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Re: Integrate or Stovepipe?

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  • news.gmane.org
    Hi Dave Very good question! We ve recently moved from 3 code bases and fragmented teams to a single team and a gradually unifying single code base. We found
    Message 1 of 9 , Nov 2, 2005
      Hi Dave

      Very good question!

      We've recently moved from 3 code bases and fragmented teams to a single
      team and a gradually unifying single code base. We found that testing
      how the different apps interfaced together was really a pain. We've
      coined a term for our integrated architecture as well - a Monocoque

      The term Monocoque comes from car design You know how cars used to be
      designed and made in separate chunks and then put together aftwards.
      Well now they are designed and made as a unified structure. We use this
      metaphore when explaining to management why we wanted to unify the teams.

      There are many advantages for us in a Monocoque architecture, because
      integration is more important than anything else. In our case, the whole
      is definately greater than the sum of the parts. However if the separate
      apps can stand by themselves and interfacing is only of limited benefit,
      there may be less benefit from doing it the Monocoque way.

      Daniel Poon

      Dave Rooney wrote:

      > I know that the conventional XP wisdom regarding frameworks is to build
      > at least two applications and refactor the commonalities out into a
      > framework to eliminate the duplication.
      > However, what does the group think about dealing with the integration of
      > multiple applications?
      > At a current client, we have two different groups using two different
      > approaches to delivering applications. The group with whom I currently
      > work has a policy where any new functionality to support the business is
      > integrated into the existing system. This results in a common code base
      > for what can appear to the end user to be multiple applications. That's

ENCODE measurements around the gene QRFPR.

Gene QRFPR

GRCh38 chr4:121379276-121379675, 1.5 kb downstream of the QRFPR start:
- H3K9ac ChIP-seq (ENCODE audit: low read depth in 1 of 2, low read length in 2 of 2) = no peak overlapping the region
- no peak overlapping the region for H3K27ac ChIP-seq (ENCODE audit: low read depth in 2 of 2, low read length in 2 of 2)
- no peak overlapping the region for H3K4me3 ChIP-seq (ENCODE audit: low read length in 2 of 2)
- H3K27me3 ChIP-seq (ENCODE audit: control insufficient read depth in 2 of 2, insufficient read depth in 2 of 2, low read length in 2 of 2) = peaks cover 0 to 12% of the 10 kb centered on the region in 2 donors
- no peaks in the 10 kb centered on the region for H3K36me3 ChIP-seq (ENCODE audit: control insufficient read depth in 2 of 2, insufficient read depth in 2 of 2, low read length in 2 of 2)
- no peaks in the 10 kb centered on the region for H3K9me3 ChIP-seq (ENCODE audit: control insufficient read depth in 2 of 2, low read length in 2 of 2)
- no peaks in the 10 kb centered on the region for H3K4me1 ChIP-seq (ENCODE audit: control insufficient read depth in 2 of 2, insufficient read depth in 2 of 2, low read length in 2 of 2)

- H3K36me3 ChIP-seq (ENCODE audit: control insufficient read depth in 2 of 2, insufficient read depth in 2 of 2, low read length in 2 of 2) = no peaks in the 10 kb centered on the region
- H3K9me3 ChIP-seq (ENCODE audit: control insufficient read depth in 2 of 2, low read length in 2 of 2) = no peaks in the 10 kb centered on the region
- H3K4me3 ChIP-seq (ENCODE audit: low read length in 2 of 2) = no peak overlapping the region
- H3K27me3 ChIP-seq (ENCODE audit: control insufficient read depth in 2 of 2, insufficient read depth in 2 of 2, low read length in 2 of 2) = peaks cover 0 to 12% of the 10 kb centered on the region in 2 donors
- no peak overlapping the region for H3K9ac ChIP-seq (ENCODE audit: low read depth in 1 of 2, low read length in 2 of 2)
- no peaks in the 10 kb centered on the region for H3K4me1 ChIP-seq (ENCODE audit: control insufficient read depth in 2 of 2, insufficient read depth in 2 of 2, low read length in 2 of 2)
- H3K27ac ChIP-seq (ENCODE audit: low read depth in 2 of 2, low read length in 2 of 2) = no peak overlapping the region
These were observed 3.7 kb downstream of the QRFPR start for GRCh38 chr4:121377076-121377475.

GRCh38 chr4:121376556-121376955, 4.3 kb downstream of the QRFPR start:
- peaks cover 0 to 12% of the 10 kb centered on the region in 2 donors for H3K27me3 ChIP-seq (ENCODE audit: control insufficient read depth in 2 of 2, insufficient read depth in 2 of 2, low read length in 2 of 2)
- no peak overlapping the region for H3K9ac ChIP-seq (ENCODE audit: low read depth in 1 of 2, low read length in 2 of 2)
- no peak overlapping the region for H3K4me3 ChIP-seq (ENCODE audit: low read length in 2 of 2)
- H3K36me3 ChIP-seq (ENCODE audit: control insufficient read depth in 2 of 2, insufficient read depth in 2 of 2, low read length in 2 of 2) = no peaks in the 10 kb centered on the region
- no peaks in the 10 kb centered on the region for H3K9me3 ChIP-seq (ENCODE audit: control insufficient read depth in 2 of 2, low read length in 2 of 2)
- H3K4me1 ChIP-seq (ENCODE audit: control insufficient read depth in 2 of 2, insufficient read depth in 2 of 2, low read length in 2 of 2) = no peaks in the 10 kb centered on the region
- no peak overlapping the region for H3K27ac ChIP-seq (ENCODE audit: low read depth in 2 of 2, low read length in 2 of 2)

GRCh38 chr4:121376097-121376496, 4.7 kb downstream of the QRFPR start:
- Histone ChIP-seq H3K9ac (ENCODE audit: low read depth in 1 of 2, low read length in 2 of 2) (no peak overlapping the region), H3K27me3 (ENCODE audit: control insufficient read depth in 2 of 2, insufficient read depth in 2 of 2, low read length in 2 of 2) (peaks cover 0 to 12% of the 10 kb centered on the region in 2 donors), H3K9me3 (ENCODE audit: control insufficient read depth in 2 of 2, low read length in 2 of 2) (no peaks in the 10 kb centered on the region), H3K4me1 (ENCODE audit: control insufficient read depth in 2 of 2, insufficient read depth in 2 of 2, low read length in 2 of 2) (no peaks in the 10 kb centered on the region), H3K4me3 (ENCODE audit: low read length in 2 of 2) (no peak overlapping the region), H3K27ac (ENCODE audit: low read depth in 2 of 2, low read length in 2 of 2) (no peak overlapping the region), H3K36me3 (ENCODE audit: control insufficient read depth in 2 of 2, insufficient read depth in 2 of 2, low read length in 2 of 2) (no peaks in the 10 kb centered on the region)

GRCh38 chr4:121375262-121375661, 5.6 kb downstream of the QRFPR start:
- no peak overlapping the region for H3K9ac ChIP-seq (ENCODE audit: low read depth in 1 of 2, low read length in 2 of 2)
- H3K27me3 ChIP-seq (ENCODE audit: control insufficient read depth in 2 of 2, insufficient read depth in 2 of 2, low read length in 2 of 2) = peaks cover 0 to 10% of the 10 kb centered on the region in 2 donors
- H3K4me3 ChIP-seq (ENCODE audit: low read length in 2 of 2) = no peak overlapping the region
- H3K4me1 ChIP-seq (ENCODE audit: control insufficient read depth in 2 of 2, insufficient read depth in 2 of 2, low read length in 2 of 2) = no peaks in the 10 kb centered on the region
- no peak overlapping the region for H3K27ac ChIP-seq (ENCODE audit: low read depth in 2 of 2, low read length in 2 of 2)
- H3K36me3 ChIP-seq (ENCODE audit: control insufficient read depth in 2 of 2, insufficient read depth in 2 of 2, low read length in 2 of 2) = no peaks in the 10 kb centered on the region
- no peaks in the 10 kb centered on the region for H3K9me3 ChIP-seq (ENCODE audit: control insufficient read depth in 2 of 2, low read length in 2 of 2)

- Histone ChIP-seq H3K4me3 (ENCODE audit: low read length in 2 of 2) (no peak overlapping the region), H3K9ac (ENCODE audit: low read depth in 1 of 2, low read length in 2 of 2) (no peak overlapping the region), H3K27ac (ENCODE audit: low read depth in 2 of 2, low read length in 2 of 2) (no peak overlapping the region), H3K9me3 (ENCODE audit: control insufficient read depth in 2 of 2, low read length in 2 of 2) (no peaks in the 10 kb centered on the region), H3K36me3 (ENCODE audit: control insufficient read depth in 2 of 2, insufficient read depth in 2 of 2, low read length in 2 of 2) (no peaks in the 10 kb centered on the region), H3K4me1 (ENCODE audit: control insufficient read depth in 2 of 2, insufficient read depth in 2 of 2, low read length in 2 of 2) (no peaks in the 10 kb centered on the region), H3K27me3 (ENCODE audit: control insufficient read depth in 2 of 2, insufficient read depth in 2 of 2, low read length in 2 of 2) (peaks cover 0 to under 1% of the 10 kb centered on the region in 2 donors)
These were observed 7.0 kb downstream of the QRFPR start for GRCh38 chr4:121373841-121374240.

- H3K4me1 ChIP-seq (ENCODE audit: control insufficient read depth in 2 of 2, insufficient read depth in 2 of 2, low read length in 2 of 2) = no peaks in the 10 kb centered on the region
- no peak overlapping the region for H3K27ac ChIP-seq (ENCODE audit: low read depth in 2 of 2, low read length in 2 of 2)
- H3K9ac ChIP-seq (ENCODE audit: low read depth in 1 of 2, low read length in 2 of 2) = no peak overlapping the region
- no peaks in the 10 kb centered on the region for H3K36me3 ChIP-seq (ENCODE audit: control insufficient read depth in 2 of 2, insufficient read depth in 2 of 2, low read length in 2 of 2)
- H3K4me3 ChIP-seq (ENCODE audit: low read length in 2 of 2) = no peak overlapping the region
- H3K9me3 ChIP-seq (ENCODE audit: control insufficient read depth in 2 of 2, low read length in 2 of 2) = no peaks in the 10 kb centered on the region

> a "Good Thing". However, it does take a good chunk of work to properly
      > integrate new functionality in terms of figuring out where to put
      > things, and refactoring the code appropriately. Over the 2.5 year time
      > period that this system has existed, it has taken gradually longer to
      > integrate each new piece of functionality since the system continues to
      > grow and the refactoring efforts take longer. I have mentioned before
      > that there is a substantial technical debt in this system, and this
      > continues to be an issue. So, the end result is that our releases are
      > taking longer over time for an equivalent amount of functionality.
      > Meanwhile, there is another team that uses a different approach. Their
      > philosophy is to build small, simple applications to meet specific
      > business criteria, and create interfaces between the applications as
      > required. What I'm seeing from them is that they're able to react to
      > business requests faster than we can, although they have a considerable
      > amount of code duplicated between applications. While that team could be
      > considered 'agile', they aren't specifically using an agile development
      > method.
      > So the question is, which approach is better? There are definitely
      > merits to a single, integrated system, but in practice we've found that
      > it certainly isn't easy to do and that our ability to deliver business
      > value has diminished over time (based on our team's track record - we're
      > still way ahead of most other teams). There are also merits to building
      > small stovepipe applications with interfaces, but you then have to deal
      > with duplicated code, possibly in multiple incompatible versions.
      > I'm wondering if a hybrid approach would be better - build the stovepipe
      > application to meet the immediate business need, build any required
      > interfaces, but assume that over time that stovepipe will be integrated
      > into the system to eliminate duplication.
      > Thoughts?
      > Dave Rooney
      > Mayford Technologies
      > http://www.mayford.ca
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